The sessions available offer clues to the announcements that will be made at VMworld. “What’s new in vSphere” sessions available? Well then they’re going to announce a new version of vSphere. Keep an eye out for new products or what may be updates to existing products and you can have a head start on your session scheduling.

Was it worth it?
Absolutely. It was an awesome experience. I’m sure part of that is it being my first time, but I found myself coming up with new ideas and feeling inspired to learn more during and after VMworld. You end up hearing how another enterprise solved a tough problem, or how a cool product helped an organization expand or take a next step and you can’t help but take that enthusiasm away with you. It re-energized me in my career and I felt great about my industry and skillset. VMworld 2013 may have been my first, but I sincerely hope it is not even close to my last.

VMworld: Day 3 – Things to Bring

The third part in this VMworld blog series will focus on the things I have found myself glad to have brought, or that I wish I had brought.

A messenger bag/back pack
This is one of the things I’m going to most strongly advocate.  “Wait, don’t you get a back pack when you register, dude?” Yes, you get a backpack registering for VMworld – but that means so did 22,000 other people.  I would rather carry around my own DIFFERENT bag and not worry about mixing it up with somebody else’s.  Whether your choice is a backpack or messenger style, a bag is an absolute must.  It carries everything else you need; as well as all the other crap that you don’t need but will undoubtedly end up with.

A small computing device
Whether your mobile computing device of choice is an iPad, a tablet, or an ultrabook – bring it.  Keeping up on news between sessions, BYOD labs, taking notes, social media, etc etc etc… And, since you’re going to be lugging this device around for an entire week, you don’t want it to be some 11 pound monster laptop.  My Lenovo ultrabook is about 2 lbs and has been a great fit.  Some type of mobile computing device is a must at VMworld.  In fact, if you’re considering attending VMworld and not bringing one, then you are a bad person.

A wifi-tether hotspot capable mobile phone
The wifi at VMworld can get pretty painful when thousands of people with multiple devices connect to it.  Therefore, you will want to have a backup plan.  Since the 4G LTE signal is pretty solid in San Francisco, I’ve found myself using my mobile phone as an access point more often than traditional Wi-Fi (even at my hotel).  If you have an android phone, you can root it and install Wi-Fi tether.  Otherwise, there may be extra costs associated with tethering.  In those cases, you’ll just have to weigh your online needs vs. the costs.  Granted, this is not a silver bullet solution.  Because some of the lower level sessions end up with poor signal and 4G LTE can also suffer speed issues with so many devices connected in a small area.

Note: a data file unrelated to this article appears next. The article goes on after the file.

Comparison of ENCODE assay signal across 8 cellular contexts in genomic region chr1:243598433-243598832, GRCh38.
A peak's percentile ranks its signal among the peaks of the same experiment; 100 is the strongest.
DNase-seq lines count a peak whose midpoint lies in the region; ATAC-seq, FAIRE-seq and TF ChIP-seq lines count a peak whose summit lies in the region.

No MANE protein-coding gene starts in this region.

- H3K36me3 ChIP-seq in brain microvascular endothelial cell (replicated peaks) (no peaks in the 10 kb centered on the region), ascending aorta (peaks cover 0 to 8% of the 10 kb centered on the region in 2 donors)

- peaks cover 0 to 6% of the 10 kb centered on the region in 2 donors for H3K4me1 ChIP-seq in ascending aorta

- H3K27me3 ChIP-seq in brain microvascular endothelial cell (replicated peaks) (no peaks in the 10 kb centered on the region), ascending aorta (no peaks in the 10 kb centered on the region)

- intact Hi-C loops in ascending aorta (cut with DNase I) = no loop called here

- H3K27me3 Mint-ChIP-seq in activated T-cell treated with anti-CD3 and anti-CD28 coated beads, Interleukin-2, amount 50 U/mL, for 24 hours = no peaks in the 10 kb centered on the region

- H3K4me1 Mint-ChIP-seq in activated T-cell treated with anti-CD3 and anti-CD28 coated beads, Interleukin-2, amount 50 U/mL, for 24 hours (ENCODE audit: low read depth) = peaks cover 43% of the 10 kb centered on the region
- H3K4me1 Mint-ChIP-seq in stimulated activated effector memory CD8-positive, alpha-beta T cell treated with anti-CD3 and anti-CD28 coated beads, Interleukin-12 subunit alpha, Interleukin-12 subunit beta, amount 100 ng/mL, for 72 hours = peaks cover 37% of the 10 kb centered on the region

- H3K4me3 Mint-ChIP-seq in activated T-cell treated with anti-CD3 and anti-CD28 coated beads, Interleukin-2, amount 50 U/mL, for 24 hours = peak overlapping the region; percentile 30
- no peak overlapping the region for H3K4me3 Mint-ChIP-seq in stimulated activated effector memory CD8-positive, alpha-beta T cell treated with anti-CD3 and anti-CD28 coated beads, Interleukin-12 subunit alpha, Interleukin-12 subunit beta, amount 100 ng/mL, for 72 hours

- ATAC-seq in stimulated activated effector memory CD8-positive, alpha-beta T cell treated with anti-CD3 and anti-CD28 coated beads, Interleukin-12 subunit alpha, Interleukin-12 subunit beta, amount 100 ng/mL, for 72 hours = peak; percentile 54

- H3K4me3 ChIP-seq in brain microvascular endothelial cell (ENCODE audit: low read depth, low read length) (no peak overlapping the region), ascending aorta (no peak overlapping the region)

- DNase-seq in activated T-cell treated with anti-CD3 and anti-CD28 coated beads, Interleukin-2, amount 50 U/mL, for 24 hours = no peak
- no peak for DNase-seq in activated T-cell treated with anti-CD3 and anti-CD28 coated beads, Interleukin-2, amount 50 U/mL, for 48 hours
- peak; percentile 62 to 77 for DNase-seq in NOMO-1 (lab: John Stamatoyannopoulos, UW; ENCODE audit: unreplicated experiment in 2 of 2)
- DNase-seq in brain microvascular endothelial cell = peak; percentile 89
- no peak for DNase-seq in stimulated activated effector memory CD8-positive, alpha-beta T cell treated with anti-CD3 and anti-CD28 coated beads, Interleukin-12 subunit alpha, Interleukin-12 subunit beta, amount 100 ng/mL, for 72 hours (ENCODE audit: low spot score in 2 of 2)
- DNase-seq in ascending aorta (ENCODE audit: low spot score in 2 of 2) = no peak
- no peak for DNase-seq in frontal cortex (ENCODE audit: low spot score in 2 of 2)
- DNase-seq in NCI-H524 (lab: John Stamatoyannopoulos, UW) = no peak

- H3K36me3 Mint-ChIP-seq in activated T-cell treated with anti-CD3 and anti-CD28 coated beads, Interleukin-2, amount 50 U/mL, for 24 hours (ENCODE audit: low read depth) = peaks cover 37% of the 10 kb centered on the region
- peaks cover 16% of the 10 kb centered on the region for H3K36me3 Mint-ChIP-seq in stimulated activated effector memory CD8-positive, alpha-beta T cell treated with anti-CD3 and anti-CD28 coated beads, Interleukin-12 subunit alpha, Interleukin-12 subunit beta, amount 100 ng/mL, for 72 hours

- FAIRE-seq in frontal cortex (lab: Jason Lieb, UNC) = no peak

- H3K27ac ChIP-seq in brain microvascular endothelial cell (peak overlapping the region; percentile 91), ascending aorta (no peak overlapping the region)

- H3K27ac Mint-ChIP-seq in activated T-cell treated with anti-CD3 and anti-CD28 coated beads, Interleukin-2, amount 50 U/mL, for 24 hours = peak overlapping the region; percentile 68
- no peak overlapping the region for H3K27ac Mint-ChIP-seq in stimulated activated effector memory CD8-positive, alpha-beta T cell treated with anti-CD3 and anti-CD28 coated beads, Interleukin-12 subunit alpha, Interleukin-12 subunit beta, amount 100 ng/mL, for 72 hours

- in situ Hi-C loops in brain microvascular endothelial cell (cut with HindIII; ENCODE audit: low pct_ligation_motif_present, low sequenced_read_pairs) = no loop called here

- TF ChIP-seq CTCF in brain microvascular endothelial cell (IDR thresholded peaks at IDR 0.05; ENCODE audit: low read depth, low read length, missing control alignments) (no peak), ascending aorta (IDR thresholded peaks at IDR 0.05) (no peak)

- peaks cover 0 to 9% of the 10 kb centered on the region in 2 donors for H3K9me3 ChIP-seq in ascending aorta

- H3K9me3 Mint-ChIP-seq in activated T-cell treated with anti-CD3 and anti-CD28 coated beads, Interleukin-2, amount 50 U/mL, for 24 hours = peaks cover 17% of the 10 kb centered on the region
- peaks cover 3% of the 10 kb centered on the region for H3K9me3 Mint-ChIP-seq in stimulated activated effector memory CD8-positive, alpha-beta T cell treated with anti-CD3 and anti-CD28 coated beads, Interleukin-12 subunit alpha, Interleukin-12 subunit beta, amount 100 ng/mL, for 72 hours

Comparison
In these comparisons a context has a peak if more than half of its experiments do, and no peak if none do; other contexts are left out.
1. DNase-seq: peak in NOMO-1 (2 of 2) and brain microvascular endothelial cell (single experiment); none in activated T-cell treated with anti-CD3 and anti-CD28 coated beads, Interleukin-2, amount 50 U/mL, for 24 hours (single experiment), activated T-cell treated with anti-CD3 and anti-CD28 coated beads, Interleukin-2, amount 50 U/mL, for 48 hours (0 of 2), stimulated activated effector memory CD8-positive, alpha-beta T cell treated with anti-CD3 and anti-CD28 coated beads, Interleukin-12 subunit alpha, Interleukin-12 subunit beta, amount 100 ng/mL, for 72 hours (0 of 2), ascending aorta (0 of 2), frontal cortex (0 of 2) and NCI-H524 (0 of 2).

Listen to music in between sessions.  Listen to music walking around the city.  Keep headphones in your ears even if they are plugged into nothing.  This way, you can talk to the vendors that you actually want to talk to vs being pestered non-stop.  People are really alot less likely to talk to you when you have headphones on, so it gives you the chance to be the one choose your conversations.

The Moscone Center seems to be built out of highly reflective mirrors that amplify the sunlight into the main lobbies no matter what building you’re in, and no matter what time of day or angle of the sun.  Even a short walk across the street from Moscone North to Moscone South is difficult.  I found myself pulling out sunglasses for every short walk outside and keeping them on until I made it past the lobbies of the main conference centers.  Then you’ll also have the bonus of vendors failing to make eye contact with you.  Therefore, I highly recommend sunglasses and headphones be utilized together for a complete vendor repellent solution.  Don’t get me wrong, there are plenty of great products and solutions to check out from plenty of really intresting and reputable vendors.  I just want to be in control of how often my badge gets scanned and only by the people at booths I feel like visiting.

Comfortable shoes
The official VMworld faq will tell you that the attire for the conference should be “business casual”.  That is BS.  People will wear t-shirts, shorts, sandals, and really anything in between.  And you know what? Nobody cares. I’m not telling  you to dress like a schmuck.  I’m telling you that being comfortable is more important than looking your best.  Even if you manage to book a hotel right next to Moscone, you end up walking a LOT.  Overall, just make sure to avoid buying a new pair of dress shoes and thinking you’ll break them in at VMworld.  There’s nothing wrong with a decent looking pair of comfortable casual shoes.

A charger for every device you’re carrying
The heavy use of my phone and ultrabook left their respective batteries hurting.  I dimmed my laptop’s screen to try to conserve as much as possible, but I still had to charge it later in the afternoon.  I used my phone’s GPS constantly to get to dinners, vendor events, and off-site sessions.  I would not have been happy should either of these things ended up with a dead battery later in the day.   Luckily I could jack my phone into my ultrabook and keep it juicing up during sessions.

This is still my first VMworld, so this list may grow or change – but so far these are my “must have” items that I take with me and use constantly throughout the day.